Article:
Depending on the severity of what a person is experiencing, Touroni might advise anything from self-care and mindfulness techniques to therapy.
As a first step, she says, she suggests listening to a short mindfulness track on first waking, during the commute to work, or even while at work. (There are plenty of these available for free online; Touroni suggests searching “three minute breathing space” and exploring the results.) You can pair this activity with something else “nurturing,” like drinking a cup of herbal tea.
Stressed people with packed schedules might balk at the idea of even a three-minute meditation during work hours. But if that’s our reaction, it could be a reason to check in with ourselves. Three minutes really isn’t a long time. A cup of herbal tea is not an indulgence. A walk, even a short one, can serve a similar function—so long as it’s mindful, too, and not simply devoted to churning over worries.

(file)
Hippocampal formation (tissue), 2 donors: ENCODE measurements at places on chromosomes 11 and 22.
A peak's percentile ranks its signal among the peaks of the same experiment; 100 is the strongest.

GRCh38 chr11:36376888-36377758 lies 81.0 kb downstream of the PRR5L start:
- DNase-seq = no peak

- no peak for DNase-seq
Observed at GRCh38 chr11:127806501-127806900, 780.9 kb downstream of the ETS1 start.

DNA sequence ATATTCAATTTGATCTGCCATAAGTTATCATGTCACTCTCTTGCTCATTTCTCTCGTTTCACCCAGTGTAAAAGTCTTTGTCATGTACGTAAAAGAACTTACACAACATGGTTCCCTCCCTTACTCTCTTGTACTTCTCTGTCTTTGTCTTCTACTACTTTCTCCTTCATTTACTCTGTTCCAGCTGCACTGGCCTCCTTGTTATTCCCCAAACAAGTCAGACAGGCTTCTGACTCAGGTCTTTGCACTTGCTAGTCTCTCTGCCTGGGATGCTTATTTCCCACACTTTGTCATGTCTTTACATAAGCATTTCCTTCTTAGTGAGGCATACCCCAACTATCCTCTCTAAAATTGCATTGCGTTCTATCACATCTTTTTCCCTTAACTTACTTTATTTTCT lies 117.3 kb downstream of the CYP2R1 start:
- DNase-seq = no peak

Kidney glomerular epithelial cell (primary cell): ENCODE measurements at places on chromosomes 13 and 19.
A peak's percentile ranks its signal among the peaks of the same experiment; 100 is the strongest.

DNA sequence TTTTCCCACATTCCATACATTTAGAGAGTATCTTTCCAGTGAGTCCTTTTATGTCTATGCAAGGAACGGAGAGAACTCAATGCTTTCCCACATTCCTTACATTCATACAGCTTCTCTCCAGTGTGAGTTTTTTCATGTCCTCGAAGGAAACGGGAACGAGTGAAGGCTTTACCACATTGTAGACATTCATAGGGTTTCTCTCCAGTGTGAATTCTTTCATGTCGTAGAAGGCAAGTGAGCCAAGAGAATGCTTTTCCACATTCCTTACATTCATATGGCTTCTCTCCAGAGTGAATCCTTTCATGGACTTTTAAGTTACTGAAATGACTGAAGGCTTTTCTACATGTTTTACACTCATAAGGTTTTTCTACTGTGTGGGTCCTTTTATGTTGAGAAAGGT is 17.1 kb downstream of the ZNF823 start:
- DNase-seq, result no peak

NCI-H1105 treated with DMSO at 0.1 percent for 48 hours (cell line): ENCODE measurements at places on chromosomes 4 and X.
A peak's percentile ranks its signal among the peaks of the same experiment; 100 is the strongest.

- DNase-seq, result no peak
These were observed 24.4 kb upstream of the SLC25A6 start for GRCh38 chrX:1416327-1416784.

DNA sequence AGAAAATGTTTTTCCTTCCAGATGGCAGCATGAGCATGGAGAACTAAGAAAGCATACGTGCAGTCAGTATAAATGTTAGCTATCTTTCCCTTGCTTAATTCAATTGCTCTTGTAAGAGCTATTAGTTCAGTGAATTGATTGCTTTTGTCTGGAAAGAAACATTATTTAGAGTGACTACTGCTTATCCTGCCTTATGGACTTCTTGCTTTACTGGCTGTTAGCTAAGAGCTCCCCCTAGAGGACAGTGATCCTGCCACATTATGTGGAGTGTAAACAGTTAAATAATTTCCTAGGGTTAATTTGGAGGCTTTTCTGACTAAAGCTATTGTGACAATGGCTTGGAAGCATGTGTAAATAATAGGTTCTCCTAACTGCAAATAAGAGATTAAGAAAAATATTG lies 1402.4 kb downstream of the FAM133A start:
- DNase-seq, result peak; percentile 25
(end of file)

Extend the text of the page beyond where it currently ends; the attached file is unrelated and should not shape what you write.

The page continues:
Mindfulness can lead to a sense of increased calm that can be an end it itself, but Touroni suggests it’s also a useful tool for shaking away confusion until some clarity emerges. “A lot of the time the problem might be that you’re experiencing all this stress, but you don’t fully understand what’s going on,” she says. “Mindfulness can help you begin to observe your mind…It can help develop insight.”
With a calmer mind, it can be time for some problem-solving, ideally with the help of a sympathetic manager. Perhaps, over time, your role has changed to the extent that it’s become unmanageable. Perhaps ambition has driven you to overextend; or a particular interaction with a colleague or manager has become fraught.
These steps are “a combination of self-care through the whole day, assessing the problem, and then trying to engage in as much problem-solving as is possible to implement by yourself, or with the help of a supportive employer,” Touroni says.